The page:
How can I describe Amir's internal conflict with the guilt from Hassan, and how was this conflict resolved in The Kite Runner?
I'm having trouble describing the internal conflict with Amir and his guilt with Hassan. I can't think of a way to describe it and how it was resolved. I know that he was guilty because he was there, but can't think of a legitimate way to describe it, and more importantly how this conflict was resolved.
2 Answers | Add Yours
Amir suffers feelings of guilt from two specific acts that involved Hassan. First, Amir fails to come to Hassan's aid when he is raped by Assef following Amir's victory in the kite-flying tournament. Although it would have been a courageous act to intervene, Amir chooses the cowardly way out and simply hides, remaining silent as he watches the future Taliban tyrant sodomize his friend. Then, on Amir's birthday, he plants money under Hassan's mattress to make him appear guilty of theft because he is jealous of Baba's attention toward Hassan. Although Baba forgives Hassan, his father, Ali, decides they must leave Baba's home. These two events haunt Amir for many years, and he eventually discovers that there is only one way to atone for his sins: When he discovers that Hassan's son, Sohrab--who is actually Amir's nephew--is still alive in Afghanistan, Amir decides that he must find him and free him from the hands of the Taliban. It is a dangerous mission, verging on suicidal, but Amir knows this is the only way his conscience can be cleansed.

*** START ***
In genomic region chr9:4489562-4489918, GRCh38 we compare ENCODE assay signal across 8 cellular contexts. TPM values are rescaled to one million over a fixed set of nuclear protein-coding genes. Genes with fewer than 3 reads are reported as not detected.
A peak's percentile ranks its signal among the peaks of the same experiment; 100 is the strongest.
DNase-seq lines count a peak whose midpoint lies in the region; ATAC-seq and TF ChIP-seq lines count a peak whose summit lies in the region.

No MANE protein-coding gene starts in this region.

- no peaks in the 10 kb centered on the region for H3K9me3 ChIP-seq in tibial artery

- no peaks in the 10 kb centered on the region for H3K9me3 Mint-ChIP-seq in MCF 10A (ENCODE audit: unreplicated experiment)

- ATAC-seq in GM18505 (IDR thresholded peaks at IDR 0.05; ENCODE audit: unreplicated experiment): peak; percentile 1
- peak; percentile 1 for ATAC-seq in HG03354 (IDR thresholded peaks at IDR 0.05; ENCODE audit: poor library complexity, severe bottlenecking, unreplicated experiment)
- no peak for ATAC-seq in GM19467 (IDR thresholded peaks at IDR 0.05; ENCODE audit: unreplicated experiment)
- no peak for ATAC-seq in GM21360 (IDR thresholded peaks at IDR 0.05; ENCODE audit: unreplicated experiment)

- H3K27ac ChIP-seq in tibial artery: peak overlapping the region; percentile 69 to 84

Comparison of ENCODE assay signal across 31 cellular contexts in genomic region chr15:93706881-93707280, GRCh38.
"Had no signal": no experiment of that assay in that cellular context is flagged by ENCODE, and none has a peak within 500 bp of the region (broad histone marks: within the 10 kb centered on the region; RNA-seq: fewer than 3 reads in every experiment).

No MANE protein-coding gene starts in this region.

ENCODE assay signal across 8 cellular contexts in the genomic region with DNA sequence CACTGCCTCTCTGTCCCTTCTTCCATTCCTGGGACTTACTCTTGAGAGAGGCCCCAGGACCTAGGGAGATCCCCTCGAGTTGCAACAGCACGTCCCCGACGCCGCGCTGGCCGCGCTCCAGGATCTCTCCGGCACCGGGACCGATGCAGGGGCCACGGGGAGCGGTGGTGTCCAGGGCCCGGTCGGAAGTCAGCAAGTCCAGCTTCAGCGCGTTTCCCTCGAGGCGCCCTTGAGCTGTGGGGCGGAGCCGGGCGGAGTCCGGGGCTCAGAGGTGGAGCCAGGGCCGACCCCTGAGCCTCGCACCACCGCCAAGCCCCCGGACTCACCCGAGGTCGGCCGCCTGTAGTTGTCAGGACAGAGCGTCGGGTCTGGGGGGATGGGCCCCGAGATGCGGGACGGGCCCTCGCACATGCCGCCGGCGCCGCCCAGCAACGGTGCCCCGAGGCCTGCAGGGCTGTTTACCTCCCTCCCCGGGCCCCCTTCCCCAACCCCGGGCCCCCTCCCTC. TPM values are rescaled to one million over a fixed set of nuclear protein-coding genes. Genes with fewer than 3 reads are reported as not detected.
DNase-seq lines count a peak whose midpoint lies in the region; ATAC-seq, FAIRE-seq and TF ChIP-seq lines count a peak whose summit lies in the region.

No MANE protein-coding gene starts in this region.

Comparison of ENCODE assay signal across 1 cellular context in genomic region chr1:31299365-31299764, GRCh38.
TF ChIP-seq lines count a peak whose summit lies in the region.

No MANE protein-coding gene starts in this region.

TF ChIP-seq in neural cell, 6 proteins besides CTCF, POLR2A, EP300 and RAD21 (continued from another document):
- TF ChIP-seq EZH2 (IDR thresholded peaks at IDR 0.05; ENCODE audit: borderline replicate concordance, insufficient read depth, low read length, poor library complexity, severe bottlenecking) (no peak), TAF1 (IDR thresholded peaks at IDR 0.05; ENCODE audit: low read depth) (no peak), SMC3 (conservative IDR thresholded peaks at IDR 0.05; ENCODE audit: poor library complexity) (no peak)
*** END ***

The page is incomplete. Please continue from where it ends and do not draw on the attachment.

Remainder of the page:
well, Amir had to live with the guilt of him being there and he was just watching it! he felt bad especially when he started remembering all the times that Hassan had stood up for him, and confronted Assef with his slingshot. Amir resolved it by being a better person, after knowing that Hassan was his long-lost brother, and knowing that he had a son he knew that saving Sohrab was the least that he could do to pay back Hassan and to take the guilt off of his chest and mind, he took Sohrab and brought him to the US, he treated him as if he was his own son, and that's when the guilt stopped haunting him.
I hope it helped. Good luck =)
We’ve answered 397,441 questions. We can answer yours, too.Ask a question